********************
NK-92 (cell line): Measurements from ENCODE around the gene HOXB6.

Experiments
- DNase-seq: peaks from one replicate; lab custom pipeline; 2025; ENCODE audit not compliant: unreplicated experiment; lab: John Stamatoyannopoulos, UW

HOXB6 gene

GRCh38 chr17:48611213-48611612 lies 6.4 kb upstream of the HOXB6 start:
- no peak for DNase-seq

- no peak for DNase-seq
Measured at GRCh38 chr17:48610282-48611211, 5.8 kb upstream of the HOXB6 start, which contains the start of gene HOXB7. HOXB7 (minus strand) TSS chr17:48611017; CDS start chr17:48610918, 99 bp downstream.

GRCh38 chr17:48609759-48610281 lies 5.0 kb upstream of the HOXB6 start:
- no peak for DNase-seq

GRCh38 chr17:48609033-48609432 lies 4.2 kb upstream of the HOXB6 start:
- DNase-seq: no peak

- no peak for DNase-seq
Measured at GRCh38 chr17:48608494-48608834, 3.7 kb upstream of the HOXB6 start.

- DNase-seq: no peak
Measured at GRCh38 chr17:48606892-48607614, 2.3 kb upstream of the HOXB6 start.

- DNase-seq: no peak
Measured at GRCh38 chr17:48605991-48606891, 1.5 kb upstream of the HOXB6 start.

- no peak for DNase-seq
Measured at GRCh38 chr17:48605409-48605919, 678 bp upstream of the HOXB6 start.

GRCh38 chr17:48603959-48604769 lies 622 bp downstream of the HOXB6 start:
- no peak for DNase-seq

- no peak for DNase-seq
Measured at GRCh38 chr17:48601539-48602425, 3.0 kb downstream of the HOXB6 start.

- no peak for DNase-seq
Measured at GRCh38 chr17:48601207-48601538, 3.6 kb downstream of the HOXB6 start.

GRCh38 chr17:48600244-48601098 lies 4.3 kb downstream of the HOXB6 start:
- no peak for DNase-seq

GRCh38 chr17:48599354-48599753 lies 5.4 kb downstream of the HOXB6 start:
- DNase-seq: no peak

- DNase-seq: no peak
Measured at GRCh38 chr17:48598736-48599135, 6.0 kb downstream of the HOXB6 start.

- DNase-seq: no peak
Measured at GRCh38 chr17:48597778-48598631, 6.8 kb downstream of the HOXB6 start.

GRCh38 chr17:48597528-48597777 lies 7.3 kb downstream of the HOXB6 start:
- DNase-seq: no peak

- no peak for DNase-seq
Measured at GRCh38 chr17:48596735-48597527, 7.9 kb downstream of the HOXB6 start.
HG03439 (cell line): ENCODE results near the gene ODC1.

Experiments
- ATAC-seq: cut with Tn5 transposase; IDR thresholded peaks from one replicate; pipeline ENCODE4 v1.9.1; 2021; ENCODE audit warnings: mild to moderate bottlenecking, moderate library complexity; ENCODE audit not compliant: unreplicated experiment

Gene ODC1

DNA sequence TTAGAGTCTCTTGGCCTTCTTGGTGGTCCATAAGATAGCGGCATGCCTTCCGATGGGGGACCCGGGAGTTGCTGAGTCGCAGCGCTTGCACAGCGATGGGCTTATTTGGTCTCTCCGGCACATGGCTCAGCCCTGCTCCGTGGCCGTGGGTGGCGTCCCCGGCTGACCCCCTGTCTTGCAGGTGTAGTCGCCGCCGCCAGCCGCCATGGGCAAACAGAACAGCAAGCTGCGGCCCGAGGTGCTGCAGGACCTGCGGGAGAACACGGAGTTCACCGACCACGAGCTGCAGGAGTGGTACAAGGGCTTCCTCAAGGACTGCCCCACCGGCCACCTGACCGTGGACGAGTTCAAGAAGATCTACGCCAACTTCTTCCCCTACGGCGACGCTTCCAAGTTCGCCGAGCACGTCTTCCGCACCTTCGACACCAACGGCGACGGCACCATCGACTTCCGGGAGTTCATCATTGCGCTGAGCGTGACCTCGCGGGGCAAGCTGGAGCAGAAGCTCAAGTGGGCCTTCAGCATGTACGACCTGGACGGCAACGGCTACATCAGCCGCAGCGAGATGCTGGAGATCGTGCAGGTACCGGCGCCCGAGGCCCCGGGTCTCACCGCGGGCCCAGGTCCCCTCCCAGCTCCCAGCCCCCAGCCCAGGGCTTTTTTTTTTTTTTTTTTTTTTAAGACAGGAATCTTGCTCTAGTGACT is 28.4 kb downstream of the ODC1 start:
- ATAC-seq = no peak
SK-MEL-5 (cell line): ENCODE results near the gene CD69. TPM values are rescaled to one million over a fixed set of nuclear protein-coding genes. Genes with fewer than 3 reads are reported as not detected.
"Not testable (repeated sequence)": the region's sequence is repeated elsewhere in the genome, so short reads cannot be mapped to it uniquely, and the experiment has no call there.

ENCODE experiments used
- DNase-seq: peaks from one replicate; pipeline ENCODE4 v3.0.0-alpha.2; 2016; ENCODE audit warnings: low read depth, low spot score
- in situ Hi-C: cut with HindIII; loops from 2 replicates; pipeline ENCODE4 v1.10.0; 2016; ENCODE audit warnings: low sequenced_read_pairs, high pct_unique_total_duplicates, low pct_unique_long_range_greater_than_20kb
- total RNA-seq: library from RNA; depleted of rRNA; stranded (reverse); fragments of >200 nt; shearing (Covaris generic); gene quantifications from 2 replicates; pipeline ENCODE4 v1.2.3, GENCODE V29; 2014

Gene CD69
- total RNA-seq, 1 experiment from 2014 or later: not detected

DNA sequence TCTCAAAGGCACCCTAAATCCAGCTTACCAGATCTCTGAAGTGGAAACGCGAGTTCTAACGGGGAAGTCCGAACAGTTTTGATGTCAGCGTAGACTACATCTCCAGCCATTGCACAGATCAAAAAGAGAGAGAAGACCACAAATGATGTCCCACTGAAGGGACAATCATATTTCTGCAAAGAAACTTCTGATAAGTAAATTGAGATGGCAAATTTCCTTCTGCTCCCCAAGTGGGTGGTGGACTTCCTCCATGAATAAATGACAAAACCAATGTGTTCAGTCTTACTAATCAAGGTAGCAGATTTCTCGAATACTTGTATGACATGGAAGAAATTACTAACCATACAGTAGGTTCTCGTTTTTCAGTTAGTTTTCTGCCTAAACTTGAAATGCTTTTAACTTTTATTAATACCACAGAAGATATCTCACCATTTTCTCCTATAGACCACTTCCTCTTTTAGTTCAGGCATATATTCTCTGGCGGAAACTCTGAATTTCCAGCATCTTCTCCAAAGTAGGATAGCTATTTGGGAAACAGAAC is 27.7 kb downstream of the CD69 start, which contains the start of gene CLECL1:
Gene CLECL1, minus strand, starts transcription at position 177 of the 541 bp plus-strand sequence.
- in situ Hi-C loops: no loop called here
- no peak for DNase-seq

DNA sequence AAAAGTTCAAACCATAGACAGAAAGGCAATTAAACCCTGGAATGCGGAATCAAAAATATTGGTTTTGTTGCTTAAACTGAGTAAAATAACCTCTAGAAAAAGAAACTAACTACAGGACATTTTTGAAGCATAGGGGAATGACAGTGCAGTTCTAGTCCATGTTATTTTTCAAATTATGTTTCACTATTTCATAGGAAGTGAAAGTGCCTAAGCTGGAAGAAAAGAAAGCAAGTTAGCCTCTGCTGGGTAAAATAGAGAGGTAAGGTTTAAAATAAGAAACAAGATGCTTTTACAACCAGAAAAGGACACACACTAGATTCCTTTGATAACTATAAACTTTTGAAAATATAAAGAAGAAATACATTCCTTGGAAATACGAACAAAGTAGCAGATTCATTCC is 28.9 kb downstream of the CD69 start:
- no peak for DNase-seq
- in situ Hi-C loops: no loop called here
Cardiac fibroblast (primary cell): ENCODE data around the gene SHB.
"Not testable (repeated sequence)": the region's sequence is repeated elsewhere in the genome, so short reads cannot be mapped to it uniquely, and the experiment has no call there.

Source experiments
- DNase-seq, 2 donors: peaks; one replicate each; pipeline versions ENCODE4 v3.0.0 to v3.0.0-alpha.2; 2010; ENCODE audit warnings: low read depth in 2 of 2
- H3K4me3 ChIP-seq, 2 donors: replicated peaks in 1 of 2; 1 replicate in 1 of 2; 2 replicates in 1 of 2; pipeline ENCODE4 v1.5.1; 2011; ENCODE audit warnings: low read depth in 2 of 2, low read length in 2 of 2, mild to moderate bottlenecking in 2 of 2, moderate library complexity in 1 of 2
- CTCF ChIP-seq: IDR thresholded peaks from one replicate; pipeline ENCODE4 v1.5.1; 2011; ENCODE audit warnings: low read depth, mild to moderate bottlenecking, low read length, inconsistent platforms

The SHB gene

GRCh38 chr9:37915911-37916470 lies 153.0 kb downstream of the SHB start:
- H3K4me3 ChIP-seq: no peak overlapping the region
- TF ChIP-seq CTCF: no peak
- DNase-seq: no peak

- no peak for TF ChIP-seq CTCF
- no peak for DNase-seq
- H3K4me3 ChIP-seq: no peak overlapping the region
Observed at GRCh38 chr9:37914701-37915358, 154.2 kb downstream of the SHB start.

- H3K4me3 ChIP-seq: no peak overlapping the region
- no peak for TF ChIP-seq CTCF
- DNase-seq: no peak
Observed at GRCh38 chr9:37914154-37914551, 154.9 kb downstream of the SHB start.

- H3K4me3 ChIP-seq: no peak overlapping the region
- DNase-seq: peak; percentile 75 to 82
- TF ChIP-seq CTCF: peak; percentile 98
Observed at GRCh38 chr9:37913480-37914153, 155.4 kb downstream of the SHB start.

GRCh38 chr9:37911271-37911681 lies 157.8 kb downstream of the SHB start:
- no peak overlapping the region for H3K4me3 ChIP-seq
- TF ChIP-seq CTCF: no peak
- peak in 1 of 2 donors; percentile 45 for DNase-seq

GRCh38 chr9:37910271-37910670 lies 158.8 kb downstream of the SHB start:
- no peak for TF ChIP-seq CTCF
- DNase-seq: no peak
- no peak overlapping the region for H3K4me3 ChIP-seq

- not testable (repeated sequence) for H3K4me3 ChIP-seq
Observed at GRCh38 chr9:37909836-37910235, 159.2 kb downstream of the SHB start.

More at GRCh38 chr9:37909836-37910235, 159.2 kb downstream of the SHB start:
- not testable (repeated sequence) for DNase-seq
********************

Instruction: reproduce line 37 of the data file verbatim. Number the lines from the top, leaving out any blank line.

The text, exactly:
- no peak for DNase-seq